In particular both organisations aim to render women more visible, make their talent known and inspire vocations. Since the creation of the ‘For Women in Science’ program in 1998, 117 Laureates and over 3,500 talented young scientists, PhD candidates and post-doctorates have been supported and honoured in 117 countries.
Laureate for Africa and the Arab States: Professor Catherine Ngila – Chemistry
Ngila wears many hats: she is the acting executive director of the African Academy of Sciences, former deputy vice-chancellor in charge of academic and student affairs (DVC-AA) at Riara University, Kenya, and visiting professor of applied chemistry at the University of Johannesburg, South Africa.
She was recognised for introducing and developing nanotechnology-based analytical methods for the monitoring of water pollutants and applying them in countries heavily impacted by pollution. Ngila’s innovative work is of vital importance for the development of sustainable water resource management and respecting the environment.
Laureate for Asia and the Pacific: Professor Kyoko Nozaki – Chemistry
Professor of Chemistry at the University of Tokyo, Japan, Nozaki received the accolade for her pioneering, creative contributions within the field of synthetic chemistry, and their importance to industrial innovation. Her research has led to new, highly effective and environmentally friendly production processes to manufacture molecules useful for medicine and sustainable agriculture.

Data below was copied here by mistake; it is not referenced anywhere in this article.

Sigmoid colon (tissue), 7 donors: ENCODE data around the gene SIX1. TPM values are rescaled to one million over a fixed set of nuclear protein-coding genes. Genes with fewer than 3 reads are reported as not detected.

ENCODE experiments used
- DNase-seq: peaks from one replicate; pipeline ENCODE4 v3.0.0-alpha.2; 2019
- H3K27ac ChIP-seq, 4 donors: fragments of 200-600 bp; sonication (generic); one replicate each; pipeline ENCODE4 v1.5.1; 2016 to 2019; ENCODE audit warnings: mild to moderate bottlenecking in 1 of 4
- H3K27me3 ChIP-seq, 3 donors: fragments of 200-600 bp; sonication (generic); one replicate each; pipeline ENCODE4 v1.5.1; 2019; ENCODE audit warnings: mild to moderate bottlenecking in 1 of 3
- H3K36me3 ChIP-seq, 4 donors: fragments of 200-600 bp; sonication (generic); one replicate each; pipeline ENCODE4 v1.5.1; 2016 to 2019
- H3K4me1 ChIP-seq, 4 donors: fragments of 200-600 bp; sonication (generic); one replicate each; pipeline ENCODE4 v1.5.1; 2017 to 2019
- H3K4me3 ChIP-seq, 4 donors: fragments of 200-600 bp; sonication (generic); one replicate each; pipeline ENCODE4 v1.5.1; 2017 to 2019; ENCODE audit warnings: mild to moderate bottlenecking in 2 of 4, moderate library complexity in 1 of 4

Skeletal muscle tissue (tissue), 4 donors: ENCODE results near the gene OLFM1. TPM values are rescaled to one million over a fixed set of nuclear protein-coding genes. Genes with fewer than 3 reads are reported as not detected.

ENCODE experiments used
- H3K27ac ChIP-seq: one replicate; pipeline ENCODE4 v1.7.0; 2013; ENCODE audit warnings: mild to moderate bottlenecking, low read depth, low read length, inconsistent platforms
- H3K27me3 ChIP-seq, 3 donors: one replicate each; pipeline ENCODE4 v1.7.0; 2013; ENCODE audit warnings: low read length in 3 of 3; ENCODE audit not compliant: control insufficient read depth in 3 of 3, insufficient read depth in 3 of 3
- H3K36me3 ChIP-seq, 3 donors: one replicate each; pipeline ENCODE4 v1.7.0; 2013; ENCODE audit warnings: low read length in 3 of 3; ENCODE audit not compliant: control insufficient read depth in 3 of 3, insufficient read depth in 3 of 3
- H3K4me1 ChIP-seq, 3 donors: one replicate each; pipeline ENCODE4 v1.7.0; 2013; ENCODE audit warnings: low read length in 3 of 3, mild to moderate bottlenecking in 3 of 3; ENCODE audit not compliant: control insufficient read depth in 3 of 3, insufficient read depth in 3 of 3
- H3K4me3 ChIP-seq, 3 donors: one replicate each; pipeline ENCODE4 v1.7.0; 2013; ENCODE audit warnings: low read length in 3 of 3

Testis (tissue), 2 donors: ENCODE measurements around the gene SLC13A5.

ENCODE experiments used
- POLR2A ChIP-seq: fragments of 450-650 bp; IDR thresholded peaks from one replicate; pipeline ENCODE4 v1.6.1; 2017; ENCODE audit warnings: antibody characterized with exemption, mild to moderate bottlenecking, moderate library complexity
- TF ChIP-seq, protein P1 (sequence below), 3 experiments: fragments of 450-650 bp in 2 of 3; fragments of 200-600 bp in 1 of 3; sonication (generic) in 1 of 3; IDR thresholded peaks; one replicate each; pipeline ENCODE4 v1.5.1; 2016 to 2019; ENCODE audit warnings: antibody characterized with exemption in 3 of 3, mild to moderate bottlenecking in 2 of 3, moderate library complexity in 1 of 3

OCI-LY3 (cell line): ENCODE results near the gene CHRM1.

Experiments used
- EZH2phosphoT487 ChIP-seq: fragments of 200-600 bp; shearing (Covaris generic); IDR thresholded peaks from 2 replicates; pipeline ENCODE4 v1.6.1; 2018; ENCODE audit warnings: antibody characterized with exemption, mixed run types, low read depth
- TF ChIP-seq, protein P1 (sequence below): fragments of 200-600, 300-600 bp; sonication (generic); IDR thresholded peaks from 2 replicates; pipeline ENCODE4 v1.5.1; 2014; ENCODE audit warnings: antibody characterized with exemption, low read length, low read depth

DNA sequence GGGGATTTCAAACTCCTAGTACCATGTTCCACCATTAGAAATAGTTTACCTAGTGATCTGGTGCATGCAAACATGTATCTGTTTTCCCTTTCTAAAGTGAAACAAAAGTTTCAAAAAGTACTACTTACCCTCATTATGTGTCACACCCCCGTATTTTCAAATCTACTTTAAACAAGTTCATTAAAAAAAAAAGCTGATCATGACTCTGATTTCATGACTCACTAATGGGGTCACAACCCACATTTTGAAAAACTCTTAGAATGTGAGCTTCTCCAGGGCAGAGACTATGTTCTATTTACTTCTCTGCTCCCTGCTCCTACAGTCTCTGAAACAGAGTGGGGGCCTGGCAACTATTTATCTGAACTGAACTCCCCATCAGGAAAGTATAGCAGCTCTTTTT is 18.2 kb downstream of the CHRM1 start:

Laureate for North America: Professor Shafi Goldwasser – Computer Science
Goldwasser is the director of the Simons Institute for the theory of computing, Professor in electrical engineering and computer sciences at University of California Berkeley, South African Professor of electrical engineering and computer science at MIT, United States of America and Professor of computer science and applied mathematics at Weizmann Institute, Israel.
She received the award for her pioneering and fundamental work in computer science and cryptography, which is essential for secure communication over the internet as well as for shared computation on private data. Her research has a significant impact on our understanding of large classes of problems for which computers cannot efficiently find approximate solutions.
Laureate for Europe: Professor Françoise Combes – Astrophysics
Professor and Galaxies and Cosmology chair at the Collège de France in Paris, and astrophysicist at the Paris Observatory – PSL, France, Combes was awarded for her outstanding legacy in astrophysics which ranges from the discovery of molecules in the interstellar space to supercomputer simulations of galaxy formation. Her work has been crucial in our understanding of the birth and evolution of stars and galaxies, including the role played by supermassive black holes at galactic centres.
Laureate for Latin America and the Caribbeans: Professor Alicia Dickenstein – Mathematics
Dickenstein is Professor of mathematics at the University of Buenos Aires, Argentina. She got the nod for her outstanding contributions at the forefront of mathematical innovation by leveraging algebraic geometry in the field of molecular biology.
Her research enables scientists to understand the precise structures and behaviour of cells and molecules, even at a microscopic scale. Operating at the frontier between pure and applied mathematics, she has forged important links to physics and chemistry, and enabled biologists to gain an in-depth structural understanding of biochemical reactions and enzymatic network.